Each year, as part of our Artist in Residence Program, we invite artists to respond to and reflect on ongoing developments, research processes, technological and pedagogical innovations and other activities within the Bodies in Translation project. This year, we are thrilled to be working with artists Vanessa Dion Fletcher and Alex Bulmer.
Vanessa Dion Fletcher is an independent artist. She employs porcupine quills, Wampum belts, and menstrual blood to reveal the complexities of what defines a body physically and culturally. She links these ideas to personal experiences with language, fluency, and understanding. All of these themes are brought together in the context of her Potawatomi and Lenape ancestry, and her learning disability caused by a lack of short-term memory. Her work is held in the Indigenous Art Center Collection in Gatineau, Quebec. In 2016, Dion Fletcher graduated from The School of The Art Institute of Chicago with an M.F.A in performance. She is the recipient of the Canada Council for the Arts International Residency in Santa Fe, New Mexico U.S.A.
Image: A light-skinned face stands out against a black background and black hare. Vanessa’s eyes are fixed on something in the distance, porcupine quills jet out of her mouth and her fingers delicately pick one two remove.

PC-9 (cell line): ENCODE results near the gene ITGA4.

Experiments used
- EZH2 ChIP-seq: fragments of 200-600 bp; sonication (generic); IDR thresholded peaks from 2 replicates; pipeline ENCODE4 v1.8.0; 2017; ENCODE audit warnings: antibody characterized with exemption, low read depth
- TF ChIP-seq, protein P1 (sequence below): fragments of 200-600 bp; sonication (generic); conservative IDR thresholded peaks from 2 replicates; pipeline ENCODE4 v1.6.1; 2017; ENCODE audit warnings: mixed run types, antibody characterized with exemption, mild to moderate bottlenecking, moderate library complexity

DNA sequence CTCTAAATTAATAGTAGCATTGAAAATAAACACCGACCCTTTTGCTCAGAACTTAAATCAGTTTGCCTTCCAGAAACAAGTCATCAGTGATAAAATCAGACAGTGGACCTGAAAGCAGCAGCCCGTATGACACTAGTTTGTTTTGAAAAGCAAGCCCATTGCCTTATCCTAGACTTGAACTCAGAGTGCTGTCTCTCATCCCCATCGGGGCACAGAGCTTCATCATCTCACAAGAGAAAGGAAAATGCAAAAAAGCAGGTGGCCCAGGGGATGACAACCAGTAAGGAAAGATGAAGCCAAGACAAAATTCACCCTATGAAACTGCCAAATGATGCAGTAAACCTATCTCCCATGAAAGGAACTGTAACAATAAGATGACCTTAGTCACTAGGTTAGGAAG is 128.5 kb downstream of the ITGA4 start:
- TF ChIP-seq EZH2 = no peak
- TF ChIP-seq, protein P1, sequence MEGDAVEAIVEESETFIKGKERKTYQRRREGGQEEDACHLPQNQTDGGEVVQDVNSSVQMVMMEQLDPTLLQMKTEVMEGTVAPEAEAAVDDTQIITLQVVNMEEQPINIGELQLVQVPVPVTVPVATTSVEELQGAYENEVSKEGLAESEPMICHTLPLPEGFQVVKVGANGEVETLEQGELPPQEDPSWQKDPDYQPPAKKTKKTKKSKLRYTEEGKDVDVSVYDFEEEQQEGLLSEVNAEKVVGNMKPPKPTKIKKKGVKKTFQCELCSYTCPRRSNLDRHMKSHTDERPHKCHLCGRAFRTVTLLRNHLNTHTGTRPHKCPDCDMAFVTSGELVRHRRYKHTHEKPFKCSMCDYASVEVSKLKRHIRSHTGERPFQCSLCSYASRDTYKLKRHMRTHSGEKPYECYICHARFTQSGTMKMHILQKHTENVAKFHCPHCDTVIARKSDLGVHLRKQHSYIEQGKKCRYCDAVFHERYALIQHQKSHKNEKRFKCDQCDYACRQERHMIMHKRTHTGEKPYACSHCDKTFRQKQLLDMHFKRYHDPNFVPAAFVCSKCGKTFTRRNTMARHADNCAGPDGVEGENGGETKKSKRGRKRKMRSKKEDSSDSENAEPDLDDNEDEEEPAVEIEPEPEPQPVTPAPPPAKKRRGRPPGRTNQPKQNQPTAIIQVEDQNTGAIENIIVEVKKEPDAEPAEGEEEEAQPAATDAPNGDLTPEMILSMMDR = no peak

Alex Bulmer is an award-winning Canadian writer, performer, and art maker. She has written for CBC radio, BBC radio, film and television and UK Channel 4. Notable projects include: Life Unseen, a critically acclaimed sound installation; SMUDGE, which was nominated twice for Best New Play in Canada and named Time Out’s Critics Choice in the UK. She was also a writer for the all disabled BAFTA nominated television series Cast Offs which ran in the UK in 2009. Alex has worked locally with Buddies, Nightwood, Theatre Centre, and internationally with Royal Court Theatre, the London 2012 Olympics, Polka Theatre and Graeae Theatre Company. She is also the artistic director of the UK based company, Invisible Flash. Alex is a fellow of the Winston Churchill Trust and was named one of the UK’s most influential disabled artists in 2014. She is proud to share best actress award with fellow blind performer Margot Carghil in Awake, which screened at Film Festival’s in Moscow, San Francisco and Dresden. Alex celebrates the infusion of disability into the arts and welcomes participatory design for a more inclusive world.
Image: A middle aged white woman smiles to the camera looking slightly to the side of the frame.